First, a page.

Continuing our examination of our side altars and shrines we come over to the south side of the church, and furthest from the main altar is the shrine of Our Lady of Perpetual Help. The icon of Mary and Jesus originated from the Keras Kardiotissas Monastery in Crete and has been in Rome since 1499. Today it is permanently enshrined in the Church of Saint Alphonsus, where the official Novena to Our Mother of Perpetual Help text is prayed weekly. St. Alphonsus is the founder of the Redemptorist Order of priests. All five of the founders of the Paulist Fathers were originally Redemptorists, and presumably had a devotion to Our Lady of Perpetual Help, so it makes sense that she is celebrated and honored in this Paulist church.
The first historical reference to the icon comes from Rome in 1499. According to a parchment that was attached to the icon, the icon was stolen from the Cretan monastery by an Italian merchant who had it in his private possession for a while. However, the stolen image of Mary seemed to bring him only bad luck. Or perhaps he began to feel guilty over the theft. In any case, he transferred it to the Church of San Mateo in Rome. There the icon rested for over 300 years, until in 1798 French troops entered Rome and destroyed the Church of San Mateo. Some quick-witted Augustinian monks saved the icon, placing it on a side altar in the Church of Santa Maria in Posterula (there are many churches in Rome).
In 1855 the Redemptorists purchased a plot in Rome for their new headquarters. A few decades passed, and then the Redemptorists built the church to St. Alphonsus Ligouri, who was their founder (and therefore spiritual grand-father of the Paulisits). Unbeknownst to the Redemptorists the spot they picked was the exact location of the former Church of St. Mateo, the first place the icon of Our Lady of Perpetual Help was exhibited and venerated. Pope Pius IX ordered (much to the Augustinians’ chagrin) that the icon be venerated again in its original spot. The Redemptorists gave the Augustinians an exact copy as a gesture of good will.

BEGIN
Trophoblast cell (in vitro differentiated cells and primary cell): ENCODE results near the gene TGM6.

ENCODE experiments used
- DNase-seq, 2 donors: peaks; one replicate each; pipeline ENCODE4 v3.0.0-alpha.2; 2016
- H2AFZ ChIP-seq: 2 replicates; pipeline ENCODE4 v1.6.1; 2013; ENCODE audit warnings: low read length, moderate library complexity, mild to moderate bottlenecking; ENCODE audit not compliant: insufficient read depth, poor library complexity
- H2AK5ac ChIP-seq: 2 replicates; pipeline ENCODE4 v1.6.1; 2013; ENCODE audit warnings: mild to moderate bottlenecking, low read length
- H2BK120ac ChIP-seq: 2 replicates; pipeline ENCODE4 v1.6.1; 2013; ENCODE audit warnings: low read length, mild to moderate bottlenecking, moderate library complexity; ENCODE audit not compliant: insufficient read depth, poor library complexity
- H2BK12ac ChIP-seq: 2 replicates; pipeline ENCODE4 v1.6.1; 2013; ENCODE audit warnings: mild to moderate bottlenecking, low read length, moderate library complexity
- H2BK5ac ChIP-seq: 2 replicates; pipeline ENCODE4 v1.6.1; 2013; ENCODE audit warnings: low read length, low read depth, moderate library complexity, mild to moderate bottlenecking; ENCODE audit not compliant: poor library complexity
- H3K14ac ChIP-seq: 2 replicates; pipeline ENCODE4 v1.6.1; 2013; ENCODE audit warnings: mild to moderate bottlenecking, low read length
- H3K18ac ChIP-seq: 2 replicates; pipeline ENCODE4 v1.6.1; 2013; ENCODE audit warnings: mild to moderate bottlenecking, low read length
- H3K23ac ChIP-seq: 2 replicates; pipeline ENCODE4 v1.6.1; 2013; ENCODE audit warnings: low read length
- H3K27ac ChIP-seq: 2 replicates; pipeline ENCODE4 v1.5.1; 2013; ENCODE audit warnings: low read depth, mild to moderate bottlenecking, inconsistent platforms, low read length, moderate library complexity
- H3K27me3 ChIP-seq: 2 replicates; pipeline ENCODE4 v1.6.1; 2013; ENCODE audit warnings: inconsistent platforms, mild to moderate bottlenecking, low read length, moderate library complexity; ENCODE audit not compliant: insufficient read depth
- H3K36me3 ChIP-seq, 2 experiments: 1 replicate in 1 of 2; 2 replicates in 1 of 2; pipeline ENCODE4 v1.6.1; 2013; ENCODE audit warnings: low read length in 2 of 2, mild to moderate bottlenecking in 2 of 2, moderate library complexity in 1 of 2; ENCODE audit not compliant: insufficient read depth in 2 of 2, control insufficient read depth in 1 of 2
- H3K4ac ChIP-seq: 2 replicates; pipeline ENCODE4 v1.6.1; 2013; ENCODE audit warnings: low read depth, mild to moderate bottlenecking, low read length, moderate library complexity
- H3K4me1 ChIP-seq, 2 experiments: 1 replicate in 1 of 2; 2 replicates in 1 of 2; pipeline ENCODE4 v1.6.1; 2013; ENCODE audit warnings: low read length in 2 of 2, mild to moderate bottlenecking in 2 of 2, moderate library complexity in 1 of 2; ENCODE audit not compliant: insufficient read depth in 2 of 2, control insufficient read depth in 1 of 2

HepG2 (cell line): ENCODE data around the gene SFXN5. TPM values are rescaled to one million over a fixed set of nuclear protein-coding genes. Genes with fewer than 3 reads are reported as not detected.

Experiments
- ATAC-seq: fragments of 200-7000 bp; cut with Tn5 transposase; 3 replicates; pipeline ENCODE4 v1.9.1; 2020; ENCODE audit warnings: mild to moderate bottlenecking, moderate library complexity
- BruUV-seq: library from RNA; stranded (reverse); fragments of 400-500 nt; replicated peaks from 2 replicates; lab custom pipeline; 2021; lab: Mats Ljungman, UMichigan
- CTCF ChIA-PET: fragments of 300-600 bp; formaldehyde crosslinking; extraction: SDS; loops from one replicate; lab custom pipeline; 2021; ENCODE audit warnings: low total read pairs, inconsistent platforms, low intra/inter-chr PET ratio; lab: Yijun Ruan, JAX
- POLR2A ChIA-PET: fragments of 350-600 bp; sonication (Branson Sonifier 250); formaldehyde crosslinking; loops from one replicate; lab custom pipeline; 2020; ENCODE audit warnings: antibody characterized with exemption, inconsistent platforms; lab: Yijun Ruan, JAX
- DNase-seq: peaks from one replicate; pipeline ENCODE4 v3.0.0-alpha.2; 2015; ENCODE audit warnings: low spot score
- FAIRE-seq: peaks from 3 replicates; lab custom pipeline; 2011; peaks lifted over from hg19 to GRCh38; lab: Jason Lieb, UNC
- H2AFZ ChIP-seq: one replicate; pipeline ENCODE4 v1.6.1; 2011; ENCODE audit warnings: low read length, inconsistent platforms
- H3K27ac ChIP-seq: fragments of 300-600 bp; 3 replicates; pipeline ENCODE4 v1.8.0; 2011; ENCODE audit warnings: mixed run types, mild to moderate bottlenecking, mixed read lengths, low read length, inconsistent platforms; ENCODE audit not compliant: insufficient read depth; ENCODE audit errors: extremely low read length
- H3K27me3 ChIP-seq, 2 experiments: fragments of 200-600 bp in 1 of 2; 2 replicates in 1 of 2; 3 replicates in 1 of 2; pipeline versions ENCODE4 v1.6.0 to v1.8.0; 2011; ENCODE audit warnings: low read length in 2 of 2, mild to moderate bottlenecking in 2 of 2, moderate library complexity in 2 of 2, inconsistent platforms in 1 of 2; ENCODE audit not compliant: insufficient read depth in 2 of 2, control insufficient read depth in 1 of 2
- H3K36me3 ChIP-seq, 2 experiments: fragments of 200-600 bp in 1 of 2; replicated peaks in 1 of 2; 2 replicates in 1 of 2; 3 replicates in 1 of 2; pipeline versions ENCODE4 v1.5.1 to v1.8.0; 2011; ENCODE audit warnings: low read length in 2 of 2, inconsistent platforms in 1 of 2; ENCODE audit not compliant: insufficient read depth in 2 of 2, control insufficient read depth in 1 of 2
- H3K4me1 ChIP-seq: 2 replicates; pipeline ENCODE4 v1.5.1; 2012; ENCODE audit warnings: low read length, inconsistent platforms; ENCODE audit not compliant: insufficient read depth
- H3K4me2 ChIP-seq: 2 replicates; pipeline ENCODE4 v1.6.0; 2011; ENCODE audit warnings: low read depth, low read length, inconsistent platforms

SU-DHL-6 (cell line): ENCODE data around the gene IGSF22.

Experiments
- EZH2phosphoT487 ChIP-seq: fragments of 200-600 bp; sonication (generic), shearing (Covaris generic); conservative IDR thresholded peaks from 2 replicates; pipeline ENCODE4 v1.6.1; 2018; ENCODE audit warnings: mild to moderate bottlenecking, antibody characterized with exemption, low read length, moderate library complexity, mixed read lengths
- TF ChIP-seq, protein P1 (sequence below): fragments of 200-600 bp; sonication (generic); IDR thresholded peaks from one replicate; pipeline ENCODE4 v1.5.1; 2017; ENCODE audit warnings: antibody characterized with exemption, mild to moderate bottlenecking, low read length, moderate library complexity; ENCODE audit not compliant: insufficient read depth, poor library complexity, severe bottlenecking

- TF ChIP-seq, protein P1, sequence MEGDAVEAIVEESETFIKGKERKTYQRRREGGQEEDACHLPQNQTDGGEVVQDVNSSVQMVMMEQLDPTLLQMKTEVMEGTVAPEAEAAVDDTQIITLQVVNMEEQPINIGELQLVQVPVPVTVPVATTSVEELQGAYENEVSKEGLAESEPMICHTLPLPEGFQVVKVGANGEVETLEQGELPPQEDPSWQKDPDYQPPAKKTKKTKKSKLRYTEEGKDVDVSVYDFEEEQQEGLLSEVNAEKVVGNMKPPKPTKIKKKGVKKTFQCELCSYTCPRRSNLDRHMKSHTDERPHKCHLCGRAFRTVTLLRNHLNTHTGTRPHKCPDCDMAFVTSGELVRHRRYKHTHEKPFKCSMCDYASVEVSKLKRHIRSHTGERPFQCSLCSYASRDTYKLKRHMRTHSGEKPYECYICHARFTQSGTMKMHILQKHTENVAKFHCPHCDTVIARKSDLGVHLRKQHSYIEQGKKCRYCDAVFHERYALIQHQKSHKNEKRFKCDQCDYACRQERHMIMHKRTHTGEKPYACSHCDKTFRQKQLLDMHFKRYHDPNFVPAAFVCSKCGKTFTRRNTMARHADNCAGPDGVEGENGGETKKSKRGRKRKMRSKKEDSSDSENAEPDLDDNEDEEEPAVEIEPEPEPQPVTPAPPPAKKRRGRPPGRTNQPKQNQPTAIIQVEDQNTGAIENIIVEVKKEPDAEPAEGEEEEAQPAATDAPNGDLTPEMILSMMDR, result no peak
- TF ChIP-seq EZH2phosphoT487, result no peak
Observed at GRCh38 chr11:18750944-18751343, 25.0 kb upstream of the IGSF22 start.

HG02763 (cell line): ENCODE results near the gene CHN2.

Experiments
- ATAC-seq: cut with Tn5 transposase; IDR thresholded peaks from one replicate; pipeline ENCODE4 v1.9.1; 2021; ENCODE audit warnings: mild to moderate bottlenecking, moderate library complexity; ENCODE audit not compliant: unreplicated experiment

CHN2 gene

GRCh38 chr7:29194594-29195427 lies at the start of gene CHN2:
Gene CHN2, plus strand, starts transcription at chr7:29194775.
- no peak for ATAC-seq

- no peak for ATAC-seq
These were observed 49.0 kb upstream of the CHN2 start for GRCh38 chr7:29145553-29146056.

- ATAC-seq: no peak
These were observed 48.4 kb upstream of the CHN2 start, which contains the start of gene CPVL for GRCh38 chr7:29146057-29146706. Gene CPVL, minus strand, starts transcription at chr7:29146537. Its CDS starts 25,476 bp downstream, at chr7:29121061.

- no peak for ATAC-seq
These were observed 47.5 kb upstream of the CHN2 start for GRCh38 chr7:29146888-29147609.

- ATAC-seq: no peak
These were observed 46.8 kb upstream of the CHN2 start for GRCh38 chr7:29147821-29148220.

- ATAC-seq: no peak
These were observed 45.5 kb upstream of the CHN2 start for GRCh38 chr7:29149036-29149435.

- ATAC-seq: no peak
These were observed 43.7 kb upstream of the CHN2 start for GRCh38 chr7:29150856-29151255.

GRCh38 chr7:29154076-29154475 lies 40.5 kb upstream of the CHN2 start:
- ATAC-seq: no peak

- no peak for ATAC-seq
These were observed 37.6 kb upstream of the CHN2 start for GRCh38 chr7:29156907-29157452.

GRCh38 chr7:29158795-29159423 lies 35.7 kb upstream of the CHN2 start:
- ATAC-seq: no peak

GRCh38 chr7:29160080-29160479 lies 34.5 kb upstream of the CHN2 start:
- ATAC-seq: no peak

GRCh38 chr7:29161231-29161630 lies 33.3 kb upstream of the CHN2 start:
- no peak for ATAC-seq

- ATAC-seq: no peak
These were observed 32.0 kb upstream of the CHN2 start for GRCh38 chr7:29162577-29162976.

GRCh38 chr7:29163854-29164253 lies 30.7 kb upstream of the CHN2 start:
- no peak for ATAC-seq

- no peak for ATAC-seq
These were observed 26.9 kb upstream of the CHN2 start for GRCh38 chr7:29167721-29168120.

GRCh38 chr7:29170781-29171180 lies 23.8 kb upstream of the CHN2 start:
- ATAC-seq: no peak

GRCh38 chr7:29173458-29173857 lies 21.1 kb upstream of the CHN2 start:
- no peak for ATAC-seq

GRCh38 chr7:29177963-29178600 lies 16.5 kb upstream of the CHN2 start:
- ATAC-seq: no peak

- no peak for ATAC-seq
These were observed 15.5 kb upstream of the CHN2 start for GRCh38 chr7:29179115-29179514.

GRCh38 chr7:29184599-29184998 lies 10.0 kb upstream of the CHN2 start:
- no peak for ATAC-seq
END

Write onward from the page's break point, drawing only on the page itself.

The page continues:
In any case, it is an ancient icon filled with symbolism. On the left as you face Mary is St Michael the Archangel, holding the spear that pierced Jesus’s side and the reed and sponge on which He was offered wine, and the crown of thorns. On the right as you face Mary is St. Gabriel with a cross and the nails. The letters are Geek contractions. The MP – OY at the top signify “Mother of God.” The OAM signify “Michael the Archangel” and the OAΓ signifies “Gabriel the Archangel.” The IX XC are a contraction of the Greek for “Jesus Christ.” The child Jesus contemplates the instruments of this death (the cross and nails) while one sandal has become untied and is slipping off His foot. Some believe this indicates that contemplating His suffering and Passion Jesus ran to His mother for comfort, one of his sandals becoming loose in the process. But the luminous gold background also speaks of His glorious triumph over sin and death. Mary however is not looking at Jesus, but out at us, the beholder of the icon, as if she is presenting Jesus to us. And of course, that is what Mary does, leading us to Jesus.